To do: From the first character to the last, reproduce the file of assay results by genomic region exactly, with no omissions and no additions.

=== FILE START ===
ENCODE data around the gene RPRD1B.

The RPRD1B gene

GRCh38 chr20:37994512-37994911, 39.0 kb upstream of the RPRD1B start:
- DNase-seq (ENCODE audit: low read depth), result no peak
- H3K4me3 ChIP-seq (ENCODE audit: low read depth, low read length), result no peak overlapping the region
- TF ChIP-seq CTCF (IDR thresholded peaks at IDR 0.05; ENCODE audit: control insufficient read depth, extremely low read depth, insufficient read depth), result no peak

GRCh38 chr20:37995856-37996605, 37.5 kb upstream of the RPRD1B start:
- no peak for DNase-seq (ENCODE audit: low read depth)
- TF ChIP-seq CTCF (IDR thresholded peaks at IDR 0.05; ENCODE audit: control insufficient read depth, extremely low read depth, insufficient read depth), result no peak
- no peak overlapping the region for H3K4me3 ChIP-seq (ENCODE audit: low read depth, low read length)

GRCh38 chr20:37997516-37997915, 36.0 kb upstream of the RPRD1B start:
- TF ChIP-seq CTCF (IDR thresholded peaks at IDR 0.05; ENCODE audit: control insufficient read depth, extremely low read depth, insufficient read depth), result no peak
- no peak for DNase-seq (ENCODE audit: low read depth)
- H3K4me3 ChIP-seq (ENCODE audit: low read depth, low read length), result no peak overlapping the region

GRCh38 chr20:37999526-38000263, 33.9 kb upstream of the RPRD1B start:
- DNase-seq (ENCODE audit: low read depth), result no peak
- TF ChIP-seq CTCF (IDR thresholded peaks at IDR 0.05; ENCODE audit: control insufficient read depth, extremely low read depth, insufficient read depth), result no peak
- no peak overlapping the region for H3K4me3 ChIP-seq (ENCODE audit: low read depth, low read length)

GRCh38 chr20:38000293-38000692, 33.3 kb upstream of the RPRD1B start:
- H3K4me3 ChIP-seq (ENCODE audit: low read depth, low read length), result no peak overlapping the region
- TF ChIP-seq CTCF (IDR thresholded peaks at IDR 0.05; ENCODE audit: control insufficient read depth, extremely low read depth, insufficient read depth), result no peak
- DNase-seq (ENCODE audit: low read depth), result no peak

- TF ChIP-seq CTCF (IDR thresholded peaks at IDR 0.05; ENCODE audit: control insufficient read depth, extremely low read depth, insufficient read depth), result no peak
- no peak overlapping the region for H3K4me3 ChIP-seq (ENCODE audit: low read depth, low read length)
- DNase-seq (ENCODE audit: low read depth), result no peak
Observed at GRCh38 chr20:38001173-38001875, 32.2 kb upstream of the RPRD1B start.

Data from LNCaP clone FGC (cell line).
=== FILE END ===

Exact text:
ENCODE data around the gene RPRD1B.

The RPRD1B gene

GRCh38 chr20:37994512-37994911, 39.0 kb upstream of the RPRD1B start:
- DNase-seq (ENCODE audit: low read depth), result no peak
- H3K4me3 ChIP-seq (ENCODE audit: low read depth, low read length), result no peak overlapping the region
- TF ChIP-seq CTCF (IDR thresholded peaks at IDR 0.05; ENCODE audit: control insufficient read depth, extremely low read depth, insufficient read depth), result no peak

GRCh38 chr20:37995856-37996605, 37.5 kb upstream of the RPRD1B start:
- no peak for DNase-seq (ENCODE audit: low read depth)
- TF ChIP-seq CTCF (IDR thresholded peaks at IDR 0.05; ENCODE audit: control insufficient read depth, extremely low read depth, insufficient read depth), result no peak
- no peak overlapping the region for H3K4me3 ChIP-seq (ENCODE audit: low read depth, low read length)

GRCh38 chr20:37997516-37997915, 36.0 kb upstream of the RPRD1B start:
- TF ChIP-seq CTCF (IDR thresholded peaks at IDR 0.05; ENCODE audit: control insufficient read depth, extremely low read depth, insufficient read depth), result no peak
- no peak for DNase-seq (ENCODE audit: low read depth)
- H3K4me3 ChIP-seq (ENCODE audit: low read depth, low read length), result no peak overlapping the region

GRCh38 chr20:37999526-38000263, 33.9 kb upstream of the RPRD1B start:
- DNase-seq (ENCODE audit: low read depth), result no peak
- TF ChIP-seq CTCF (IDR thresholded peaks at IDR 0.05; ENCODE audit: control insufficient read depth, extremely low read depth, insufficient read depth), result no peak
- no peak overlapping the region for H3K4me3 ChIP-seq (ENCODE audit: low read depth, low read length)

GRCh38 chr20:38000293-38000692, 33.3 kb upstream of the RPRD1B start:
- H3K4me3 ChIP-seq (ENCODE audit: low read depth, low read length), result no peak overlapping the region
- TF ChIP-seq CTCF (IDR thresholded peaks at IDR 0.05; ENCODE audit: control insufficient read depth, extremely low read depth, insufficient read depth), result no peak
- DNase-seq (ENCODE audit: low read depth), result no peak

- TF ChIP-seq CTCF (IDR thresholded peaks at IDR 0.05; ENCODE audit: control insufficient read depth, extremely low read depth, insufficient read depth), result no peak
- no peak overlapping the region for H3K4me3 ChIP-seq (ENCODE audit: low read depth, low read length)
- DNase-seq (ENCODE audit: low read depth), result no peak
Observed at GRCh38 chr20:38001173-38001875, 32.2 kb upstream of the RPRD1B start.

Data from LNCaP clone FGC (cell line).